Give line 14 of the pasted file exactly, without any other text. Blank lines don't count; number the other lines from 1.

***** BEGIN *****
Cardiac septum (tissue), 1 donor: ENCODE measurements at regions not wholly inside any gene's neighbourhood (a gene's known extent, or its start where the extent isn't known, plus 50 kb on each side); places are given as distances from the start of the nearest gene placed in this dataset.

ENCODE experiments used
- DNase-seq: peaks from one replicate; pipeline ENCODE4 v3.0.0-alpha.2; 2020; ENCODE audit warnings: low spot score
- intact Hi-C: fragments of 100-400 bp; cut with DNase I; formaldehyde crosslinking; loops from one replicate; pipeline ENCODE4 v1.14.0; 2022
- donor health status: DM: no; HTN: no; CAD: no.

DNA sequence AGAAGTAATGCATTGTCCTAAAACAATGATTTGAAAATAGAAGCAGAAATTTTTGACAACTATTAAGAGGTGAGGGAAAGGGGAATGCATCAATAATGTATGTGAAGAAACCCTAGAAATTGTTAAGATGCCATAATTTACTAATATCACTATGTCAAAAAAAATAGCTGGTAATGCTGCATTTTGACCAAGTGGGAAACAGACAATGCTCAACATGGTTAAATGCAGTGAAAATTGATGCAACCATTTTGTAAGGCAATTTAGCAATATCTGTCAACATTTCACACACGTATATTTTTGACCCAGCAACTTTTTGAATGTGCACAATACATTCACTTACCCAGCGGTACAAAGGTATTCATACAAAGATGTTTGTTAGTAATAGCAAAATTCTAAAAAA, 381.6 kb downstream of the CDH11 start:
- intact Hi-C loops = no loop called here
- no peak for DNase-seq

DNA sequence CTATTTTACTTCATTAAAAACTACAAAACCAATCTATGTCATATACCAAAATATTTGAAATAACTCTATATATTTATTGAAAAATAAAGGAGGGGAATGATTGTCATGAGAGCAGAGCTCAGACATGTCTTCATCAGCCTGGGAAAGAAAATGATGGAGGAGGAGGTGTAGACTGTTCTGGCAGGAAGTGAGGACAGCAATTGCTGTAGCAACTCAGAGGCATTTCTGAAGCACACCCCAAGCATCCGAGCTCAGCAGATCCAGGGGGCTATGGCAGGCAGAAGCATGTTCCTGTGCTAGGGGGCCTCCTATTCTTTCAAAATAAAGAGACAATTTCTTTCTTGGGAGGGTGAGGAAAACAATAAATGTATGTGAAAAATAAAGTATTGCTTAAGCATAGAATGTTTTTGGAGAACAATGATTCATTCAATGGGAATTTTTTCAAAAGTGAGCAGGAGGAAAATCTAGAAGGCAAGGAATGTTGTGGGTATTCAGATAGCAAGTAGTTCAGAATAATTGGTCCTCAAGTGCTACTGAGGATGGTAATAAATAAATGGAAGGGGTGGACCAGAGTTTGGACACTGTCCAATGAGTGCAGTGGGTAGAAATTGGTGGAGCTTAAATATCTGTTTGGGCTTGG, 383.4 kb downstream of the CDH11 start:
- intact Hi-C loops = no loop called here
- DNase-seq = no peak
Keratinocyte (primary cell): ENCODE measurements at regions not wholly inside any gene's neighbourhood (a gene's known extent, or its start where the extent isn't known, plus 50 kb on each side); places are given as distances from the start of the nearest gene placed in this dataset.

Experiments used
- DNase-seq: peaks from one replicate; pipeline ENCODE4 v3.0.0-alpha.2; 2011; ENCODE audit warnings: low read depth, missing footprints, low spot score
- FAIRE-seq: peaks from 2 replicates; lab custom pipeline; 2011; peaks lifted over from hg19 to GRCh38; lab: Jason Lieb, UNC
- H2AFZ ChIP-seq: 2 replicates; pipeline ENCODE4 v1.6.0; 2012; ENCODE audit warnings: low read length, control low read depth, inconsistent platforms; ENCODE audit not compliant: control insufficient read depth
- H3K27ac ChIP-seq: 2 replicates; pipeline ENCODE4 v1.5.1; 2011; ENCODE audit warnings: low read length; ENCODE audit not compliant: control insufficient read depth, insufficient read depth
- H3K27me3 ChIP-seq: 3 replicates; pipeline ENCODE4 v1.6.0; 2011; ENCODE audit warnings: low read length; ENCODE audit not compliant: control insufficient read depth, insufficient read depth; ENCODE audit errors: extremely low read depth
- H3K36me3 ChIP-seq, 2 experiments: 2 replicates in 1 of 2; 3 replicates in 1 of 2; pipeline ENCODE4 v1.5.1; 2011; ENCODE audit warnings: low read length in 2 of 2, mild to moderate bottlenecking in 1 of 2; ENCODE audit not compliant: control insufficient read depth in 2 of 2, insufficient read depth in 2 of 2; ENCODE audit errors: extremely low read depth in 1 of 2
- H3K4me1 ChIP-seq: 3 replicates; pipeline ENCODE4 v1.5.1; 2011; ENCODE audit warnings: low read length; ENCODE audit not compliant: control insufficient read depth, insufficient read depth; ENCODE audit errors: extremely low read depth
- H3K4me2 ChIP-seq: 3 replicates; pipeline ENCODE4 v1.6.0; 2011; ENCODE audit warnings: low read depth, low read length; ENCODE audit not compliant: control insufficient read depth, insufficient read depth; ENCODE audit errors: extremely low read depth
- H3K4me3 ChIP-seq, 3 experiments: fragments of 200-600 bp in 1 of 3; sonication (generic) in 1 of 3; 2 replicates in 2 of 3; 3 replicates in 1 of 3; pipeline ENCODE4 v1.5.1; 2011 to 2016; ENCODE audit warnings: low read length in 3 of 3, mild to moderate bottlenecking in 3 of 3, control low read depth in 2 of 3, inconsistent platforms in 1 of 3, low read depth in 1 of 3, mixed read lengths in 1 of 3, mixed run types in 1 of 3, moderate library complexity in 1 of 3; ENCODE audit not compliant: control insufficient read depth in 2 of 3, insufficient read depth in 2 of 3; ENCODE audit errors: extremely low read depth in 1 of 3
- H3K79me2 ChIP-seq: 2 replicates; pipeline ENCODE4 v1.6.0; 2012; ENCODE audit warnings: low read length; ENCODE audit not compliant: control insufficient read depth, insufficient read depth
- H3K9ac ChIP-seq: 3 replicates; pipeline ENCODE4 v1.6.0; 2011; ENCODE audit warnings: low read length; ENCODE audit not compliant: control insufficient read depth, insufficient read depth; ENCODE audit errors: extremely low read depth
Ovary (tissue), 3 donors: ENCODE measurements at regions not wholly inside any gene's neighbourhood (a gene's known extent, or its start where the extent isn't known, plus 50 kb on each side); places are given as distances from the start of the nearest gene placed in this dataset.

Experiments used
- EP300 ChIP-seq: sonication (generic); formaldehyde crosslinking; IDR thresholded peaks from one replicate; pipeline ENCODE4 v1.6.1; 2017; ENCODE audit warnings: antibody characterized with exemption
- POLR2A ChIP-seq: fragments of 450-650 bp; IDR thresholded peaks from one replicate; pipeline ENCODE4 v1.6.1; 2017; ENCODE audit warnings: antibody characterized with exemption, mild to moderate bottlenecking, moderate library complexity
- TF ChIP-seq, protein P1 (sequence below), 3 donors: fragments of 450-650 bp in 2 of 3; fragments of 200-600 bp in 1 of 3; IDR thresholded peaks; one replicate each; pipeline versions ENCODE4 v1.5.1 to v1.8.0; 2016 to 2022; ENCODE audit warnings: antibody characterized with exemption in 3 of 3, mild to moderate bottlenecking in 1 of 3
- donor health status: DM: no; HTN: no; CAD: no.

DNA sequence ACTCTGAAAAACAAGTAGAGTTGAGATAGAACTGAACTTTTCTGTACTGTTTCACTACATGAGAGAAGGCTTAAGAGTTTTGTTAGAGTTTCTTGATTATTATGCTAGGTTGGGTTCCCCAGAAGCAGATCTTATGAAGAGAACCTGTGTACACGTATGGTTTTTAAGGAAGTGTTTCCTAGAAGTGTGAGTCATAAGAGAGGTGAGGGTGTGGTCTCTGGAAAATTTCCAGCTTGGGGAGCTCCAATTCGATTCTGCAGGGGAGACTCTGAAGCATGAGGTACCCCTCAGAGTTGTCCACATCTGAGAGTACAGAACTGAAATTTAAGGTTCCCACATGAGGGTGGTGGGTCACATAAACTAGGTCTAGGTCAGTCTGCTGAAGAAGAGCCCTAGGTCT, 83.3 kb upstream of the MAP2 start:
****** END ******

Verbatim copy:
- DNase-seq: peaks from one replicate; pipeline ENCODE4 v3.0.0-alpha.2; 2011; ENCODE audit warnings: low read depth, missing footprints, low spot score